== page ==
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Short answer to long passwords

Remote facial authentication that is available on all handsets will minimise the “attack window” for cybercriminals

The digital world has become increasingly risky, with hackers accessing personal data and stealing identities with little effort. It’s said that nearly half of all South African consumers have either been a victim of ID theft, or know someone who has, at a cost of about R1-billion a year to the economy. 

Identity theft is big business – a fake ID can cost just R3,000 on the dark web or in the dark alleys of a city. But are longer, more complicated passwords and security measures the answer for South Africans?

A recent Google survey revealed that more than half of respondents admitted to reusing the same password for multiple accounts. Around 80% of hacking breaches can be attributed to reused or stolen credentials.

In response, pan-African fintech innovator iiDENTIFii has developed an enterprise-grade face authentication platform, which closes the identification gap in seconds.  

“We’re creating a safer world where everybody, everywhere and on any device, has an authenticated face and a name,” says Gur Geva, CEO of iiDENTIFii.

iiDENTIFii recently took top honours in the KPMG Private Enterprise Tech Innovator Africa awards, and is currently used by three of the top five banks in South Africa as part of their Know Your Customer (KYC) and Anti-Money Laundering (AML) compliance.

iiDENTIFii uses biometrics with liveness detection, protecting against impersonation and deep fake attacks. 

“Even facial recognition with motion requirements are no longer enough to ensure that you are dealing with a real person,” says Geva. “Without high security liveness detection, synthetic fraudsters can use photos or videos to spoof the authentication process.”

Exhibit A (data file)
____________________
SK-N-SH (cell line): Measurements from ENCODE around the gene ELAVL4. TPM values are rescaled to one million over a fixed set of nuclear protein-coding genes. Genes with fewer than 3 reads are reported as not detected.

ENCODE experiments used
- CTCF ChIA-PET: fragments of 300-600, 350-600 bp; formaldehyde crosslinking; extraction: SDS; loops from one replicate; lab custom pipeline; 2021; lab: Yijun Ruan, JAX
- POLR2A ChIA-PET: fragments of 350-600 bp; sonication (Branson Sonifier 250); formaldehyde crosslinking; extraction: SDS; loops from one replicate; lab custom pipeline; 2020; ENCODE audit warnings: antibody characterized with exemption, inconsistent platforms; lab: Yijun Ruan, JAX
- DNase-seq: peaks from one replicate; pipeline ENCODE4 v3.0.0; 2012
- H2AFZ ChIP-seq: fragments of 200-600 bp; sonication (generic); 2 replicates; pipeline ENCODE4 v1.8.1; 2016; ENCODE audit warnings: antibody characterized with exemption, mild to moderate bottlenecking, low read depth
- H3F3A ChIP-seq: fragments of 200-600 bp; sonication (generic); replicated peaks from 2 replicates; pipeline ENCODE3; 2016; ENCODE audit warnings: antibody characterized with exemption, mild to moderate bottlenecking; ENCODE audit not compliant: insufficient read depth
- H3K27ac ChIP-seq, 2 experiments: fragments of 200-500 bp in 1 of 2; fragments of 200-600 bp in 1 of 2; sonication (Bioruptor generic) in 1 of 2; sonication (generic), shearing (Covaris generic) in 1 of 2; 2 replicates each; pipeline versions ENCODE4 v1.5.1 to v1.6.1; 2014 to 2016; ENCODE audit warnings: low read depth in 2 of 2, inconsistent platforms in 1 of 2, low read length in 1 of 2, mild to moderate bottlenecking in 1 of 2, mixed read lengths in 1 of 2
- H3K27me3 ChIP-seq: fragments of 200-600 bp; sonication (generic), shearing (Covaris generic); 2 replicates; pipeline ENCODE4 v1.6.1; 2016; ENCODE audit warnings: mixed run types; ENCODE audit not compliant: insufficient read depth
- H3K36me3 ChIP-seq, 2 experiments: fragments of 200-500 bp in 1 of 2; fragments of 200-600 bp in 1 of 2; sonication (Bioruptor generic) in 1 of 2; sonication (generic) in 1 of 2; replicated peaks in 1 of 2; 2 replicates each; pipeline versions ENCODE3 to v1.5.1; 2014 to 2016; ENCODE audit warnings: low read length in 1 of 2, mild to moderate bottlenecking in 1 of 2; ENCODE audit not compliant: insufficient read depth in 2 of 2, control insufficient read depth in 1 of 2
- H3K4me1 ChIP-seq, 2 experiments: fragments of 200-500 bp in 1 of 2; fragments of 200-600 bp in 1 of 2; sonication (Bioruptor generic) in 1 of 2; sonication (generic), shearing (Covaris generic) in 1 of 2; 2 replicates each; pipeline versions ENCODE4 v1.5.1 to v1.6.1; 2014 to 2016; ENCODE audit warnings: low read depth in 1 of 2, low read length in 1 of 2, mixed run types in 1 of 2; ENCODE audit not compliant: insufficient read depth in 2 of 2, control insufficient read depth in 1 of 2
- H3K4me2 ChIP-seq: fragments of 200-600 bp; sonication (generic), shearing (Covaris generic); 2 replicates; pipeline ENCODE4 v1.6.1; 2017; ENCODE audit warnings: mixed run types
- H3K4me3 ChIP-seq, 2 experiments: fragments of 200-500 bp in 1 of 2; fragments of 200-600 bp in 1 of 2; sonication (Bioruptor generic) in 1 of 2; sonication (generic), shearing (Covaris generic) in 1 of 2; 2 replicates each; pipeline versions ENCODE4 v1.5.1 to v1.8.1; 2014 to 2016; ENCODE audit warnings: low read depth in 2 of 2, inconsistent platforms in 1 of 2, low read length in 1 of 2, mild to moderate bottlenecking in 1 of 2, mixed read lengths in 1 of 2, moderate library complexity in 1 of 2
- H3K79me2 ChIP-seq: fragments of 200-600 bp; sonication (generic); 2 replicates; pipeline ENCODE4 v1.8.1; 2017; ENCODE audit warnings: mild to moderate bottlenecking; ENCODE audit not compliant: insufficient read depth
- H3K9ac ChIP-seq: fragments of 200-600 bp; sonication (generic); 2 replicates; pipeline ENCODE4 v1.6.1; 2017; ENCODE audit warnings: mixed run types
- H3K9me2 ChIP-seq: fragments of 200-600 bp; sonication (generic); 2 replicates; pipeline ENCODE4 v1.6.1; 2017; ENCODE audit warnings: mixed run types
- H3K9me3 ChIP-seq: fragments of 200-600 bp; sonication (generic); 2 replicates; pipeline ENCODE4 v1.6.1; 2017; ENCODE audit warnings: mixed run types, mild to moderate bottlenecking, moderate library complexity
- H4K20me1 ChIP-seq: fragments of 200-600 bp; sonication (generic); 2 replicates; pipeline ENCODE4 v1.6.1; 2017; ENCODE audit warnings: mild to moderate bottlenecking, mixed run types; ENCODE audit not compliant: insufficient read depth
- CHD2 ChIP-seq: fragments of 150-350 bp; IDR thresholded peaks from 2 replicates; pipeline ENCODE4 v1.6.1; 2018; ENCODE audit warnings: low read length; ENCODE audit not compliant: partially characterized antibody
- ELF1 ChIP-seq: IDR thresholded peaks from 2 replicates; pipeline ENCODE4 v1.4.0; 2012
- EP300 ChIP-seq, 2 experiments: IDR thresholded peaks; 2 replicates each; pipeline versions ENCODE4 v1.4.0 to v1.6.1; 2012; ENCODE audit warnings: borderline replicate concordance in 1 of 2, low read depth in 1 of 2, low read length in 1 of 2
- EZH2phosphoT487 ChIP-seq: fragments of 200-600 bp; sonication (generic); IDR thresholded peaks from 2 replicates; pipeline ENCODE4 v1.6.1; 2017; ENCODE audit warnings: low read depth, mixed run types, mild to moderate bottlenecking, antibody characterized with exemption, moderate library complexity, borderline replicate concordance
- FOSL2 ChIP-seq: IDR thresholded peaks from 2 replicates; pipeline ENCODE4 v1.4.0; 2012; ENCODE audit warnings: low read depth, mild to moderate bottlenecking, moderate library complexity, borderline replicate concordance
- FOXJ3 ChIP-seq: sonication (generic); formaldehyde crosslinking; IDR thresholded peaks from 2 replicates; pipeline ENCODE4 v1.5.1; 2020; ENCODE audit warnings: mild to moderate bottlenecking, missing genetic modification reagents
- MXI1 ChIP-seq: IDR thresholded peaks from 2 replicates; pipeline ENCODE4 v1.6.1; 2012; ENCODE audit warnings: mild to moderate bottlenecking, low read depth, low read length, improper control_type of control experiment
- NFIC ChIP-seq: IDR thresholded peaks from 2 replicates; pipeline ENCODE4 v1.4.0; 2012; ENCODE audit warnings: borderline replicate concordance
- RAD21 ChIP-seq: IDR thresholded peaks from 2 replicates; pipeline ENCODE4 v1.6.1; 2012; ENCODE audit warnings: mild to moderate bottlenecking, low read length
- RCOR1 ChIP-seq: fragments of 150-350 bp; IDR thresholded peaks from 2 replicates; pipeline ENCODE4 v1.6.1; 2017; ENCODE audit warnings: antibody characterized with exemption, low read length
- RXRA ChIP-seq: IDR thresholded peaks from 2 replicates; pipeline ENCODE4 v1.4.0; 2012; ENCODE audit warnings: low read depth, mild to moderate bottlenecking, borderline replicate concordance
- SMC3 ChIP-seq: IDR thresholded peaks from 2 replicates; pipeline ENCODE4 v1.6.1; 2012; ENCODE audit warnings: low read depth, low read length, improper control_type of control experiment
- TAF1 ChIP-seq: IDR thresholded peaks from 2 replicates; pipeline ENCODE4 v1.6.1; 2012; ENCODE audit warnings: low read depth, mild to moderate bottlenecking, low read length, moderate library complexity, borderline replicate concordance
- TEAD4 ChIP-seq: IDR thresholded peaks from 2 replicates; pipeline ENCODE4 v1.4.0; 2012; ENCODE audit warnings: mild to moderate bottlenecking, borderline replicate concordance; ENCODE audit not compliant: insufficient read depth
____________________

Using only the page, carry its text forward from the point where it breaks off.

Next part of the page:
This tech innovation paints a picture of a password-less future, where security is cost-effective, quick, and convenient for business and customers alike.

Authentication minimises the “attack window” for cybercriminals. Since it eliminates the use of passwords as a security model, it also eliminates the traditional threats associated with the username and password logins such as phishing and man-in-the-middle cyberattacks.

“Imagine a world where one does not have to remember different passwords for every site,” says Geva. “Imagine a world where your face selfie proved who you were, and gave you access to valuable transactions.”

Remote biometric authentication helps bridge the digital divide by reaching under-served communities with the benefits that technology can provide – without the risk of losing a password or identity fraud.

“Biometric authentication has a crucial role to play in bridging the digital divide,” adds Geva.  “Many of us take digital inclusion for granted. There are many who do not have consistent, reliable access to the advanced technologies that make our lives easier and improve our quality of life.”

This inclusive digital identity approach can open doors to basic critical government services, such as labour markets, government benefits and financial services, without the risk of impersonation or fraudulent funding.

Says Geva: “Extending the length or complexity of passwords, or adding two-factor authentication, is merely making technology more complex to use, extending the challenge to hackers and excluding the digitally challenged. We see a safer world where everybody, everywhere and on any device, has an authenticated face and name – in just a few seconds.”

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